BYU Law Review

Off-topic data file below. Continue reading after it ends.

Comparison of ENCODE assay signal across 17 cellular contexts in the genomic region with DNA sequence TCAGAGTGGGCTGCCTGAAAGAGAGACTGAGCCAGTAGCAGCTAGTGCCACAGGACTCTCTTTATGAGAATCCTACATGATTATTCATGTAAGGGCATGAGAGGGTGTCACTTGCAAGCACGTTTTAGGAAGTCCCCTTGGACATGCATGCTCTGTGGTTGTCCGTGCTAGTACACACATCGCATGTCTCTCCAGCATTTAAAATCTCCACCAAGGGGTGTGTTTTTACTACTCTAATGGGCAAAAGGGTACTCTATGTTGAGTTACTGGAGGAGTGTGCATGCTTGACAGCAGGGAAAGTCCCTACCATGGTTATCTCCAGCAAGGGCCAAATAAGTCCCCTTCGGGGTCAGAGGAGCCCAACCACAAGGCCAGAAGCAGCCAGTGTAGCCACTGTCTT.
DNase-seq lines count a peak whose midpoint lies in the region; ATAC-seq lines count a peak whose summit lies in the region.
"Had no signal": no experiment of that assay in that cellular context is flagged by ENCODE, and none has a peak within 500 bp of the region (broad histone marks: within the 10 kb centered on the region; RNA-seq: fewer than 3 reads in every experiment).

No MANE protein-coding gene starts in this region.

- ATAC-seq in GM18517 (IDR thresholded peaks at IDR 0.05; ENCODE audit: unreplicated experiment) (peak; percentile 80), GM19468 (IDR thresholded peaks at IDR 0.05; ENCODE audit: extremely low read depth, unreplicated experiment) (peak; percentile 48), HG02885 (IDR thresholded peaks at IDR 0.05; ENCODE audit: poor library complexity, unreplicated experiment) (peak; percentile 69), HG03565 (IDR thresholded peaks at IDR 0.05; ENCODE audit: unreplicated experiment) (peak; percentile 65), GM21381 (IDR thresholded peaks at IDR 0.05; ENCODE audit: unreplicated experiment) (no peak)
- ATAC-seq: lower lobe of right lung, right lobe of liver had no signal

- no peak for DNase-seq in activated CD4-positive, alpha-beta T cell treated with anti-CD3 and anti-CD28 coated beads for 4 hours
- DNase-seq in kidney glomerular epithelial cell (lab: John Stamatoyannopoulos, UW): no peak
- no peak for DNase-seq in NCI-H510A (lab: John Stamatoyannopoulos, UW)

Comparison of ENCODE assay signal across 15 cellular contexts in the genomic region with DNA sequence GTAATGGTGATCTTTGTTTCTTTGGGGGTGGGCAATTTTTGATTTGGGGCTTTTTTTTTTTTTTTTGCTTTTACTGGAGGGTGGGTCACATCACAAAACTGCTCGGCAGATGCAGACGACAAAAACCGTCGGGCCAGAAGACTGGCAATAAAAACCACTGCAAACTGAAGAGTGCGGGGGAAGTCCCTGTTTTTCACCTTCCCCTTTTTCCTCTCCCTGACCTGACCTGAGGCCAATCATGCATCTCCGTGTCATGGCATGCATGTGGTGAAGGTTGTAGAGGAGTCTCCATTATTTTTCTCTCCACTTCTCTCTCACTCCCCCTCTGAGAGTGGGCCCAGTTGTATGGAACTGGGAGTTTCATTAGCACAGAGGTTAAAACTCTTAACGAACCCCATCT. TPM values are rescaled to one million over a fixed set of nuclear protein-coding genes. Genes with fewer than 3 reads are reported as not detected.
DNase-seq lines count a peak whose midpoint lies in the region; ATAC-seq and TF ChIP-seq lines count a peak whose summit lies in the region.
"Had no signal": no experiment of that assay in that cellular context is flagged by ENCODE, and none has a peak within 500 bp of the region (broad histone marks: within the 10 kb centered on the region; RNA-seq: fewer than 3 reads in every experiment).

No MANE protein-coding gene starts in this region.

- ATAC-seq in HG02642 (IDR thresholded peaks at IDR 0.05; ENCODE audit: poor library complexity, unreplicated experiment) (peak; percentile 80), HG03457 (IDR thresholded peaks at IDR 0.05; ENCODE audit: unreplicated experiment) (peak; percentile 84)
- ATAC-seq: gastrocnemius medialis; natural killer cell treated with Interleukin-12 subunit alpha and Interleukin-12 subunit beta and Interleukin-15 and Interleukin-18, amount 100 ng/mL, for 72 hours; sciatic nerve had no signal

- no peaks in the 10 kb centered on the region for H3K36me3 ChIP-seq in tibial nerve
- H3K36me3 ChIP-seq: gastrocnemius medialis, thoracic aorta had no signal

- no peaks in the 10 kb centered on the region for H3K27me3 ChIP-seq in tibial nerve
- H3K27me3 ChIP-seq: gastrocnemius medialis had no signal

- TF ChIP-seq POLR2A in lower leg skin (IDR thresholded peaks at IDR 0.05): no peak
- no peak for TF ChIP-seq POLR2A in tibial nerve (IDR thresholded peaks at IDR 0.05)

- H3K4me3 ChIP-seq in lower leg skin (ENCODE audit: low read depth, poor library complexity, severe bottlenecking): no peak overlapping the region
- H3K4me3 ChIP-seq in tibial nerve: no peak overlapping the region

Recent years have seen a resurgence of the view that the role of the federal courts is to declare what the law is, not what the law should be. Scholars and judges, including a majority of the current U.S. Supreme Court justices, have expressed this view that the law is fixed at its creation and the function of courts is to declare its meaning. But this view is inaccurate. Descriptively, federal courts often say what the law should be. Judges fashion common law, inject their views into interpretations, and issue opinions that do not merely describe the law but have independent legal authority. Moreover, various legal doctrines – such as Chevron deference and rational basis review – operate on the assumption that the law is not fixed but can be changed by courts and others. The saying is also normatively inaccurate. Federal courts often should make law. For example, the primary role assigned to the Supreme Court is to settle the meaning of unclear law, and often that settlement depends on evaluations of what the law should be rather than merely what it “is.” Persisting with the fiction that the role of the courts is “to say what the law is” – instead of actually acknowledging the lawmaking role of the judiciary – undermines judiciary legitimacy, encumbers the judicial lawmaking process, and unduly shifts accountability to others for judicial decisions.


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